1) Talent & recruitment
With the industry growing at a steady pace, it’s no surprise that talent has risen to become the top challenge facing event agencies in 2015. A fifth (20%) of the agencies surveyed stated that finding and recruiting talented people is the top challenge facing their business, up from 15% last year.
Smyle, Pure Events, Vista, drp and Adding Value are among the agencies finding recruitment challenging. Will Sutton, commercial and operations director at Vista, says: "We’re finding that the pool is shrinking somewhat."
He believes that one reason for the shrinking talent pool is a strong freelance market. "I think the talent dearth is probably when you get to a certain level of seniority, because by that point people might have become very specialised in one area, or their at that point in their career that they could go freelance because they’ve built skills and contacts over the years."
Tina Morris, managing director, Adding Value says it’s more than just finding talented people, but finding the right people. "We’ve had some recruits that we believed would be good recruits and the right choice, and sadly, for whatever reason, that hasn’t been right. It’s about finding the right people who’ve got the same mindset, the same work ethic, and the right skillset."
2) Managing growth and maintaining profits
The outlook for the sector is hugely positive with 81% of agencies predicting growth in revenue and/or profits in 2015. And with the landscape so competitive and procurement departments shopping around for the best price – maintaining growth is a top challenge for 17% of agencies (down from 29% last year).
Giselle Ripken, director, Grass Roots Meetings & Events, explains: "Once you’ve come out of a successful year you really want it again, so maintaining that growth [is a challenge].
"With the election year, there has been a lot more nervousness around some of the RFPs and perhaps not coming up as quickly, so it’ll be interesting to see if, now that we’re through the election, that comes back up again. I think people have just been waiting to see what happens before they commit money, certainly for June and beyond."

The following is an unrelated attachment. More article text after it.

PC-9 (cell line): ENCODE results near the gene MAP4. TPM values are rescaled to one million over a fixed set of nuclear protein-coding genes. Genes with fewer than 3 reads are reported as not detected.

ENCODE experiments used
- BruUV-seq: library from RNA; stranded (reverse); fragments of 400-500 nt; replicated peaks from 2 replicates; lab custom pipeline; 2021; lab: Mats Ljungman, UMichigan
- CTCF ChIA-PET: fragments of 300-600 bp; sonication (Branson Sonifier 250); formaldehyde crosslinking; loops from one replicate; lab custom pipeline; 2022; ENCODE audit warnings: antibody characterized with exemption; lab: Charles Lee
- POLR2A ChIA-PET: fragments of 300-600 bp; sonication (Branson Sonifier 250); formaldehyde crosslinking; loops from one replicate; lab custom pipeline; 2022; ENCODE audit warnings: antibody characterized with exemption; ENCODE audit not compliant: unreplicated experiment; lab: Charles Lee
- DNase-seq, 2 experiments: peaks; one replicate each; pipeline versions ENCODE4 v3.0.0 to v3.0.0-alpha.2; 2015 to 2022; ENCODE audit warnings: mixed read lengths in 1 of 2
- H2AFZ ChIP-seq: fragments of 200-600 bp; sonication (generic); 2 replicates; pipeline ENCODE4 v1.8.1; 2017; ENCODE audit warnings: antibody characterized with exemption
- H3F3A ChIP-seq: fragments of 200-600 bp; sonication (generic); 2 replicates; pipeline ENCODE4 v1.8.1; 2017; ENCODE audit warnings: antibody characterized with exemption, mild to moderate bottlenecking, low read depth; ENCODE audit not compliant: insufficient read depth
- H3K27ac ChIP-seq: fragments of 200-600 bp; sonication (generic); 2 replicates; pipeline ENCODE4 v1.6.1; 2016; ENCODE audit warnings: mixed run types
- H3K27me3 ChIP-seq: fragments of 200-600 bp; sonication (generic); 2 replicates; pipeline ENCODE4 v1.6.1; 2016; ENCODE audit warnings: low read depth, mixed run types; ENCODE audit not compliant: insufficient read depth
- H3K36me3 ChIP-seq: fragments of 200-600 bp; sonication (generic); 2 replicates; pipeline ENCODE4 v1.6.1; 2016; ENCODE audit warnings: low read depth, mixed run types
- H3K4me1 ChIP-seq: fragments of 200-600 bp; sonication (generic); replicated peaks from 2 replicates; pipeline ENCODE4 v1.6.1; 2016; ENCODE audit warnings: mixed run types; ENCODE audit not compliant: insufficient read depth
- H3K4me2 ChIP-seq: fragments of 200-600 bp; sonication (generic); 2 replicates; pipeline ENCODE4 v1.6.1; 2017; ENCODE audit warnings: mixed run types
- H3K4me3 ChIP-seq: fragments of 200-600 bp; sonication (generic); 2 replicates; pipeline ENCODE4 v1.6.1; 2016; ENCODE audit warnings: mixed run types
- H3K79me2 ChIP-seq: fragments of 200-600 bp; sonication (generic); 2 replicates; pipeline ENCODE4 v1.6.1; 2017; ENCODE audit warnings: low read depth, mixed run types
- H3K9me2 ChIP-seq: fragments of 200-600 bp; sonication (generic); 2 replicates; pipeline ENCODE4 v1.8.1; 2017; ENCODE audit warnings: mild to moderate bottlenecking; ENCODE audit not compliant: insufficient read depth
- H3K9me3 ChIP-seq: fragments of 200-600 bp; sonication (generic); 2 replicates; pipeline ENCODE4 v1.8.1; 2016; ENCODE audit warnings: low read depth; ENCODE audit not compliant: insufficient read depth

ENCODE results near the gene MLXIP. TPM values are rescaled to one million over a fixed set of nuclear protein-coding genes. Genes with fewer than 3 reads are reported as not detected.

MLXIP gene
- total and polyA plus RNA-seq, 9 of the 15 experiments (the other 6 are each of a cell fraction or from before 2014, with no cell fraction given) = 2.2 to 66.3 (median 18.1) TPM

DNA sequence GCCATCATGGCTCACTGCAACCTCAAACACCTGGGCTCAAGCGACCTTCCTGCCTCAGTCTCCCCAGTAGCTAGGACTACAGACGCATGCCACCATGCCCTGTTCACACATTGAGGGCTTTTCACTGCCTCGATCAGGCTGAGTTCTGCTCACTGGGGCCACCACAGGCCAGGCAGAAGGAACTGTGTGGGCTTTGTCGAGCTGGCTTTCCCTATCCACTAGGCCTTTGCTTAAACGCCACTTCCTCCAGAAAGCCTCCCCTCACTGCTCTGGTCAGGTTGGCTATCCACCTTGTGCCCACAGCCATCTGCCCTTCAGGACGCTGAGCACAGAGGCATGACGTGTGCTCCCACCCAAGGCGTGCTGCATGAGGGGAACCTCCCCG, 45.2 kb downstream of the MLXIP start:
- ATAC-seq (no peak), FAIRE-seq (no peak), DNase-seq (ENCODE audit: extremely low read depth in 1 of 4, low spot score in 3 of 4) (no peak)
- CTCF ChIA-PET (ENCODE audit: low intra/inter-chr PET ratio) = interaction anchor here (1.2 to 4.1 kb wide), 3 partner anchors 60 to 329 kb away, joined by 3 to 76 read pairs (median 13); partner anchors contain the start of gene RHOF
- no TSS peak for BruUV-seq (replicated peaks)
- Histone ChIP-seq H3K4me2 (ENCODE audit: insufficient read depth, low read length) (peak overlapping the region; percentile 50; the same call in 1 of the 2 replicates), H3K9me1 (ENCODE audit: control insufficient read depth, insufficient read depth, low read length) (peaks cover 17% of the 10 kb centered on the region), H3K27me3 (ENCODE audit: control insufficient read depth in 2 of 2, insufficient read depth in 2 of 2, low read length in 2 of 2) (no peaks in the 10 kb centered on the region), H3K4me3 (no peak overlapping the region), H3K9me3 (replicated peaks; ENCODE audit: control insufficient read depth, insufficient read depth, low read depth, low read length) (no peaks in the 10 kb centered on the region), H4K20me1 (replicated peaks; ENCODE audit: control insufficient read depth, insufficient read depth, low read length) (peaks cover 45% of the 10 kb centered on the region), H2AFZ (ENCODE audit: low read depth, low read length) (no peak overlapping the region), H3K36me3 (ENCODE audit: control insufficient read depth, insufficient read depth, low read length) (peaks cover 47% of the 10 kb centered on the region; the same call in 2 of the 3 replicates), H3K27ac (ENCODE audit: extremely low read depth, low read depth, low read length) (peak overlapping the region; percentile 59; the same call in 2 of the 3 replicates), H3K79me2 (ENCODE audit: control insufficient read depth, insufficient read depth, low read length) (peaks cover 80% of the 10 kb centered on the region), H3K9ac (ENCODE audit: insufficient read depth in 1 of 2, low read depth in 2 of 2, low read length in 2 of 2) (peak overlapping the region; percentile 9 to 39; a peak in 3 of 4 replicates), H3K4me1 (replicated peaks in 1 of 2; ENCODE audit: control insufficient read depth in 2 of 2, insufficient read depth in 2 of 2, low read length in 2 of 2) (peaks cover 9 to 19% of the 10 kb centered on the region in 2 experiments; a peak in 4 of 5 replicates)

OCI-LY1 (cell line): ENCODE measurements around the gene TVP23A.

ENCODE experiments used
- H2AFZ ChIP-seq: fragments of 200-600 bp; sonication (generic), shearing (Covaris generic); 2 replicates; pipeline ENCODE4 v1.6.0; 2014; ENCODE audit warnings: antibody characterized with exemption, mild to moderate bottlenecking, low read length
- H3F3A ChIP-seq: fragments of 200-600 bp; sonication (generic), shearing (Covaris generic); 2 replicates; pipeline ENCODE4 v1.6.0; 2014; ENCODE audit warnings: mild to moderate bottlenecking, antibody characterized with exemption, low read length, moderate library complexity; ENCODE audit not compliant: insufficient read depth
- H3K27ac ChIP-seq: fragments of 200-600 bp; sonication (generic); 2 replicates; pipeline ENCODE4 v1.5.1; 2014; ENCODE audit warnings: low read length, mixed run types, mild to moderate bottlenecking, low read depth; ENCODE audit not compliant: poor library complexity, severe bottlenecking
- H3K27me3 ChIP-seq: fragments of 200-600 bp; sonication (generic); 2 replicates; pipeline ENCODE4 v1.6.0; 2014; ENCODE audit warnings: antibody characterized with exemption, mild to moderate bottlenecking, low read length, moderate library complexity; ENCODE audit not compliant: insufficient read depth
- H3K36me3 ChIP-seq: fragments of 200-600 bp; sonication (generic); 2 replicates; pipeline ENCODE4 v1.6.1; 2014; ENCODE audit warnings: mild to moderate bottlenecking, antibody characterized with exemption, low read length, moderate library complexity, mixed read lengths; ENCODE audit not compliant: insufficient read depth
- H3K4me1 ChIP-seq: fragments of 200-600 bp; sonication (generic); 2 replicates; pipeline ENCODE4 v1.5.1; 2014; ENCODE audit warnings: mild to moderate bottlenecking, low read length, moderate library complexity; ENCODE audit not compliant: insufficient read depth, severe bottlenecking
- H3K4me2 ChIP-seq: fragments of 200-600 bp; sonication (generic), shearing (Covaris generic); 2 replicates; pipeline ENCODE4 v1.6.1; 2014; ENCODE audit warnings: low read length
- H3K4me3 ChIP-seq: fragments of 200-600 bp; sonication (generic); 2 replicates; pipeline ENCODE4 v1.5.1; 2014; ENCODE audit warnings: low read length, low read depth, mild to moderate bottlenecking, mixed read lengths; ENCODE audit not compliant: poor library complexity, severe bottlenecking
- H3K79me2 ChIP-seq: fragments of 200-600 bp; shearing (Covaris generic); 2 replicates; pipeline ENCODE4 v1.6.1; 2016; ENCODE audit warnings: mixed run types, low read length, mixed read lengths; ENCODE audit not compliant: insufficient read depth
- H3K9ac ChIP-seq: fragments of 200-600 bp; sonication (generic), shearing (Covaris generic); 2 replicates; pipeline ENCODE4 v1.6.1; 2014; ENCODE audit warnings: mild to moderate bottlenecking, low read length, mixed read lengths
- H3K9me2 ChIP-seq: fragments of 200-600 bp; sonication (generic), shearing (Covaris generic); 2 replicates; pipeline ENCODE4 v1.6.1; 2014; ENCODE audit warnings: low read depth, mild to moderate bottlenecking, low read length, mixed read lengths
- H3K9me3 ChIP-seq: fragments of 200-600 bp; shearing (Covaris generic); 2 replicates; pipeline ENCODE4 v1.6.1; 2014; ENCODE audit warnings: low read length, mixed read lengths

Unsurprisingly, dealing with procurement departments continues to be a problem for 8% of agencies.
Dale Parmenter, group CEO of drp, says: "We’ve seen some pretty draconian methods coming in certain procurement departments. One thing that we have found though is that if we are stronger professionally with these people and fight our cause, which as a larger agency we can, then we can negotiate and get better terms."
Top Banana managing director Nick Terry believes that some procurement departments can be a huge hindrance. "The procurement process isn’t helping the end-user get the best service to deliver ROI. Procurement departments are slow to answer our questions and sharing resolutions and to share why we didn’t get the job," he adds.
4) Lead times
Last year’s fifth place in the top five agency challenges is up one place and it appears short lead times are here to stay.
Top Banana is among the 7% of agencies finding lead times a challenge. Terry says: "Planning cycles are still short and we still get events with 12-14 week lead times or less."
Smyle managing director Rick Stainton agrees, though adds that it does depend on the sector: "There’s still a lot of short lead up times, but some sectors are better at looking forward at their business models than others.
"Some are more reactionary and short term, especially in the media and tech side of things, whereas pharmaceutical and some telecoms and IT companies are booking further in advance. We’ve certainly got more business on the books six, nine, and 12 months in advance than we did 18 months ago."
More than two-thirds of agencies (73%) said the number of pitches they took part in increased in 2014, compared to 2013, with the actual number of pitches ranging from two to 500-plus.
While pitching can lead to new business opportunities, it’s a huge cost financially to agencies and puts pressure on resources, leading 5% of agencies to count it among their top challenges, and 75% said they’d declined pitches in 2014.
TRO says the biggest challenge facing the business is the increasing volume and cost of pitching, while George P Johnson’s managing director Jason Megson believes many of the pitches taking place have been procurement driven. "They seem to have been testing existing agencies with the pitches as a cost exercise rather than a desire for creativity or new thinking," he says.revealed the Top 20 event agencies of 2015 as part of the State of the Industry report.
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